New Delhi: Narendra Modi was today sworn in as India's prime minister, exactly 10 days after his party won the biggest mandate in the last 30 years.
Mr Modi, 63, was administered the oath of secrecy and office by President Pranab Mukherjee, an impressive function held in the forecourts of Rashtrapati Bhawan this evening.
He was elected the head of the BJP parliamentary party on May 20. As he entered Parliament House to attend the party meet on Tuesday, Mr Modi had knelt and touched his forehead to the ground in a freeze-frame moment that will undoubtedly become an iconic photo is years to come.
"It is proof of the strength of our constitution that a man from a poor family is standing here today," said Mr Modi, who sold tea on a railway platform as a child. "This government (will be) one which thinks of the poor, which listens to the poor, a government which lives for the people," he promised.
That boy who sold tea was, in many ways, the mascot of Mr Modi's powerful pitch for the post of PM.
The BJP announced in September last year that the Gujarat Chief Minister would be its candidate for prime minister. It did so despite stiff opposition from party heavyweight LK Advani. It was Mr Advani who proposed Mr Modi's name for Prime Minister. The party's 282 MPs endorsed this as did the BJP's allies in the National Democratic Alliance or NDA.
On Wednesday he resigned as Gujarat Chief Minister, an assignment he has held since 2001, winning election after assembly election. After he registered a third successive and very convincing win in December 2012 it became clear that Narendra Modi's aspiration to step out of Gujarat could not be ignored.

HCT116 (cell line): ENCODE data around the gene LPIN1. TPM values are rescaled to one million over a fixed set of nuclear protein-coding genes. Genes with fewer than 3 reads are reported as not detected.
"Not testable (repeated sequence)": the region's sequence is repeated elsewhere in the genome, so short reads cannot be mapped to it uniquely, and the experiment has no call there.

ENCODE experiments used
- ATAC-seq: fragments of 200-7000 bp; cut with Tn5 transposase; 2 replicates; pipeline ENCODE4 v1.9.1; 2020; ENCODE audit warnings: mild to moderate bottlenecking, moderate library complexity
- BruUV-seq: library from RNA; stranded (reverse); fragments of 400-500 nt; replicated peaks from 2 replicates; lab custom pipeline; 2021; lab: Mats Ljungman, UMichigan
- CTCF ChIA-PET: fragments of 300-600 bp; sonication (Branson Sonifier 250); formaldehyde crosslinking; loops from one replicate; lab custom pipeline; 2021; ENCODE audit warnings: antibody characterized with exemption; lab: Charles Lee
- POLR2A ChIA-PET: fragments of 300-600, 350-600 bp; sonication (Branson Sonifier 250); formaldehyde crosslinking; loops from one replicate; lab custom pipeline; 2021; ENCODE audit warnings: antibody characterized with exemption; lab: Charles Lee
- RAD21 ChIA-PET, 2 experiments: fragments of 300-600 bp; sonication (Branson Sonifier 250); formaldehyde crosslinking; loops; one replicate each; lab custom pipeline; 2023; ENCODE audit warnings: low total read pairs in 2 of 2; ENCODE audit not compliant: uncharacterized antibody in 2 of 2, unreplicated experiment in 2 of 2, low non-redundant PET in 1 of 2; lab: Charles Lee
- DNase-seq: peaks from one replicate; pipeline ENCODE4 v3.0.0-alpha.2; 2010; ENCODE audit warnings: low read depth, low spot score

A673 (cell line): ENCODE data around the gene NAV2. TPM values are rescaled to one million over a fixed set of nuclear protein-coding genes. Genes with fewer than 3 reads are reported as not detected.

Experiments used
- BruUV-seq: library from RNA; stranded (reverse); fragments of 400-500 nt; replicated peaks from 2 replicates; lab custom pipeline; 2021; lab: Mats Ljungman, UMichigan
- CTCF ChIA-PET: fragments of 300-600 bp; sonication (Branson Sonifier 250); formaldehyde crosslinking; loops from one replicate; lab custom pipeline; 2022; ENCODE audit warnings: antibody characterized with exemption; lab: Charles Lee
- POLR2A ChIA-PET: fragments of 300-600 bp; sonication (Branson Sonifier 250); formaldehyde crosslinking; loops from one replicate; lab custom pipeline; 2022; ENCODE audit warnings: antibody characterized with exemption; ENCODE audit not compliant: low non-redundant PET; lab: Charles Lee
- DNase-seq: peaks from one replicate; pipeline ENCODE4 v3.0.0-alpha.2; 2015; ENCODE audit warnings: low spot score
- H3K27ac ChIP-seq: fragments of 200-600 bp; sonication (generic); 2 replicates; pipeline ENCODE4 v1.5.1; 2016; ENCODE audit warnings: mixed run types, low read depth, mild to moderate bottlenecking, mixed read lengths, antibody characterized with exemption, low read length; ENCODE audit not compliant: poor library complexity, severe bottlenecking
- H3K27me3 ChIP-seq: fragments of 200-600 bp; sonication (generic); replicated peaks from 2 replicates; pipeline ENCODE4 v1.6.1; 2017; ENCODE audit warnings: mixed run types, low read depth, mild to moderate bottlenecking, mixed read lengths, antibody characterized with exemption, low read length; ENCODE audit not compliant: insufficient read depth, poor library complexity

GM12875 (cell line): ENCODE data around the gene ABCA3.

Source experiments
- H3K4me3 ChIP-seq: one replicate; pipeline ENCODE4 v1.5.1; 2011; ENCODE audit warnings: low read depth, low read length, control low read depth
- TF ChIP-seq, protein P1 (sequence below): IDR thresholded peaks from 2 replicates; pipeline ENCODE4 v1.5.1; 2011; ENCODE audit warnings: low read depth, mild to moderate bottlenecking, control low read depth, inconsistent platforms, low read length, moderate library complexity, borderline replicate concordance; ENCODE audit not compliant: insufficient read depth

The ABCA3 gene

In the days that followed he lunched with ambassadors of the European Union, which ended its decade-long boycott of the Gujarat Chief Minster saying, "We are now in a new phase." A year later came a visit to Gujarat by US ambassador to India, Nancy Powell, ending her country's boycott of diplomatic engagement with Mr Modi after the 2002 communal riots in Gujarat.
Critics have accused Mr Modi of not doing enough to stem communal violence in his state that year. Some even accused him of complicity, but that has never been proved in inquiries and an Ahmedabad court recently accepted a clean chit given to him by a special investigation team appointed by the Supreme Court.
Their investment proved canny. The Modi-led NDA, now a juggernaut on 29 parties, steamrolled all opposition, reducing main rival Congress, which ruled for the last decade, to a mere 44 seats in the Lok Sabha. The NDA has won 336 seats - the BJP on its own has won 282, enough for a clear majority.
Many have credited Mr Modi's well-crafted, high-energy campaign over nine months for the BJP's stunning victory. He also made some key decisions that paid rich dividend - like handing the charge of Uttar Prdaesh, a crucial state that sends 80 MPs to Parliament, to his close aide Amit Shah. Mr Shah delivered. The BJP and its allies have won 73 seats in the state.
Officials in Mr Modi's government and local business leaders in Gujarat paint the picture of a man with a phenomenal memory, great attention to detail, unflagging energy and a flair for publicity. People who have met him say nothing escapes him. But they also describe him as a man with a vindictive streak, capable of holding grudges for years and intolerant of dissent.
Narendra Modi was born to lower middle-class parents in northern Gujarat on September 17, 1950. He holds a Master's degree in political science.
Mr Modi joined and rose through the ranks of the Rashtriya Swayamsevak Sangh, the ideological parent of the BJP, early in life.
A stocky, bespectacled man with a trimmed white beard, the Gujarat Chief Minister is known for his ascetic lifestyle and enthusiasm for yoga. He rises early and has for years read news on the Internet. He uses social media very effectively, tweeting extensively and has more than 3.6 million followers on Twitter.
He married at a very young age, but the couple separated soon and have lived apart for over 40 years. Mr Modi publicly acknowledged his wife, Jashodaben, a retired school teacher, for the first time during this election when he wrote her name in the column for spouse.